Limb regeneration in salamanders is relatively well described at the cellular level and provides a useful system for studying several developmental events, such as pattern formation and cell-cell interactions. The molecular mechanisms of regeneration are yet to be elucidated but are needed for a full understanding of regeneration. This project focuses on the dedifferentiation of limb stump tissues which give rise to embryonic-like cells and metalloproteinases (MMPs) are theorized to play a role in the initiation and recruitment steps of regeneration. These proteins will be purified as a first step in studying their expression and role in this process.

Angel Paredes Baylor College of Medicine Cellular Biology 9406849
"High resolution structural analysis of the prototype sindbis virus"
The primary aim of this research is to study the structure of a membrane containing virus using Sindbis virus as the prototype. This will be accomplished through electron cryomicroscopy and three-dimensional reconstruction. Because this virus is enveloped, it affords the opportunity to study its membrane proteins, and their interactions with each other and the core proteins. The ultimate goal of the research is to better understand the biology of the Sindbis virus by improving the resolution of 3D reconstructions of Sindbis virus, detecting structural transitions of Sindbis at different functional states, and comparing the structures of wild-type and mutant viruses to understand the basis of infectivity.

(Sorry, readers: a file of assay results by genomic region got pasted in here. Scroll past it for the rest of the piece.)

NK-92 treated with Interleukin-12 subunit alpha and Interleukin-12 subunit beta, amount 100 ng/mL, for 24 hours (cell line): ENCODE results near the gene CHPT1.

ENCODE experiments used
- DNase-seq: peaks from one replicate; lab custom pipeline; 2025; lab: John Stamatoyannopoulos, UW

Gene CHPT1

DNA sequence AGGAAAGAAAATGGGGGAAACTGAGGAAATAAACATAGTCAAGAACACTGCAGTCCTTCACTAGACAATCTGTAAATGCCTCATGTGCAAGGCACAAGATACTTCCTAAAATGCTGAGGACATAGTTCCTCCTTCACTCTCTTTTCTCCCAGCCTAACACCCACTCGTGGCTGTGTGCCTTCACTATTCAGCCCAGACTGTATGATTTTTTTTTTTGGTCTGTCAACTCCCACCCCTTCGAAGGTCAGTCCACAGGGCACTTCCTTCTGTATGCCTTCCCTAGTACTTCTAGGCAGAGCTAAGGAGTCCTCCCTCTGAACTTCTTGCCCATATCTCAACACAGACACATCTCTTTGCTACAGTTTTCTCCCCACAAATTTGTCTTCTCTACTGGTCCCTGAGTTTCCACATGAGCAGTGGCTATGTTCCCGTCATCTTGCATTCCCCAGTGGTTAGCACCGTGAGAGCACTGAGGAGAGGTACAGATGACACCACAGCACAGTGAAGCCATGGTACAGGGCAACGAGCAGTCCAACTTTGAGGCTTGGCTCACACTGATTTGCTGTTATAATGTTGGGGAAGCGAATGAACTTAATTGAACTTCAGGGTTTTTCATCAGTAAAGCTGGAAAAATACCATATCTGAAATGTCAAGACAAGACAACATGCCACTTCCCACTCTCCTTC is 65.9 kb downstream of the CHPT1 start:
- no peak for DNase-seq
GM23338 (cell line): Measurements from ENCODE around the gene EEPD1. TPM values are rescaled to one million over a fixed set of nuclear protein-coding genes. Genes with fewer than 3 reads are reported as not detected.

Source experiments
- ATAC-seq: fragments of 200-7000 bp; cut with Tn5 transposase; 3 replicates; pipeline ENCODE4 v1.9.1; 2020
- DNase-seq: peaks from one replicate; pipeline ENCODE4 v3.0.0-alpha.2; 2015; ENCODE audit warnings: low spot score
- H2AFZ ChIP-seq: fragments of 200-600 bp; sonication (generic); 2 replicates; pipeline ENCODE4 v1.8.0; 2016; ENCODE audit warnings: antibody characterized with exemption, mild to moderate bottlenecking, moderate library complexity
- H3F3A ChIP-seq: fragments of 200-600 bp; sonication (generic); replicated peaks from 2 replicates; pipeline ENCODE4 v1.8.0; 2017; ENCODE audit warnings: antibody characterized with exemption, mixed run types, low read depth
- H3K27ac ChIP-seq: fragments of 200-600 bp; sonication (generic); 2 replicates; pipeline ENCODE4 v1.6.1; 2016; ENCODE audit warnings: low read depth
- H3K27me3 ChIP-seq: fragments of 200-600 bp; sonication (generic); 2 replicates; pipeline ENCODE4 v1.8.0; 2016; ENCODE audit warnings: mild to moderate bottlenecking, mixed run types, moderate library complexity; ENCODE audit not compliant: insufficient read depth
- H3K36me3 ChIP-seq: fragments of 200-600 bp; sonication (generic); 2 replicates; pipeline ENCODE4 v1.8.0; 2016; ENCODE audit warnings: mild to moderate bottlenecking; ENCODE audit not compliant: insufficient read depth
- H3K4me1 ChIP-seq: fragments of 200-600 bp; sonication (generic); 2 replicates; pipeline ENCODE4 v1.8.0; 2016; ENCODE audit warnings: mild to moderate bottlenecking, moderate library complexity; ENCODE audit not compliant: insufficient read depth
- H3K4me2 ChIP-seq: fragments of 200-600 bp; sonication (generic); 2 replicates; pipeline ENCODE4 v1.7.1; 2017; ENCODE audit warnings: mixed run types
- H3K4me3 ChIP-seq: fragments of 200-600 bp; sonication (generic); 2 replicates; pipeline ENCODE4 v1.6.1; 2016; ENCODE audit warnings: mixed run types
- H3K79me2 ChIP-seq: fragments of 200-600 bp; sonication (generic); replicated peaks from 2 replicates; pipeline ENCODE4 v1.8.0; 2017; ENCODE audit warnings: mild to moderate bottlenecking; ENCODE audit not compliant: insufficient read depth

Kim Armstrong University of Illinois, Urbana Neuroscience 9406857
"Effects of REM Sleep on experience-dependent morphological differences in brain structures"
It has been hypothesized that sleep may be important to learning and memory. This research tests the hypothesis that a period of rapid eye movement (REM) sleep deprivation immediately following exposure to a complex environment, produced by elevating ambient temperature, reduces the difference in brain morphology between enriched condition (EC) and impoverished condition (IC) rats; whereas, REM sleep facilitation, produced by optimizing ambient temperature immediately after EC exposure, will increase the morphological differences between EC and IC rats. This research seeks to overcome several limitations of earlier research on the effects of sleep and EC-IC rearing conditions.

Wilfredo Colon Fox Chase Cancer Center Cellular Biology 9406859
"Stopped-flow and pulsed hydrogen exchange studies of cytochrome c mutants designed to probe the role of helix pairing interactions and non-native histidine ligation upon folding"
This research intends to further understand the folding pathway of cytochrome c by studying cytochrome c mutants. The structural and energetic basis for the pairing interaction between the N and C terminal helices will be used in the study because they are know to occur at an early stage in folding.


Minority Graduate Student Travel Award

Ilsa Rovira University of Missouri, Columbia Animal Physiology 9414722

Sophia Stewart Universite' Pierre et Marie Curie, Paris Cell Biology 9414721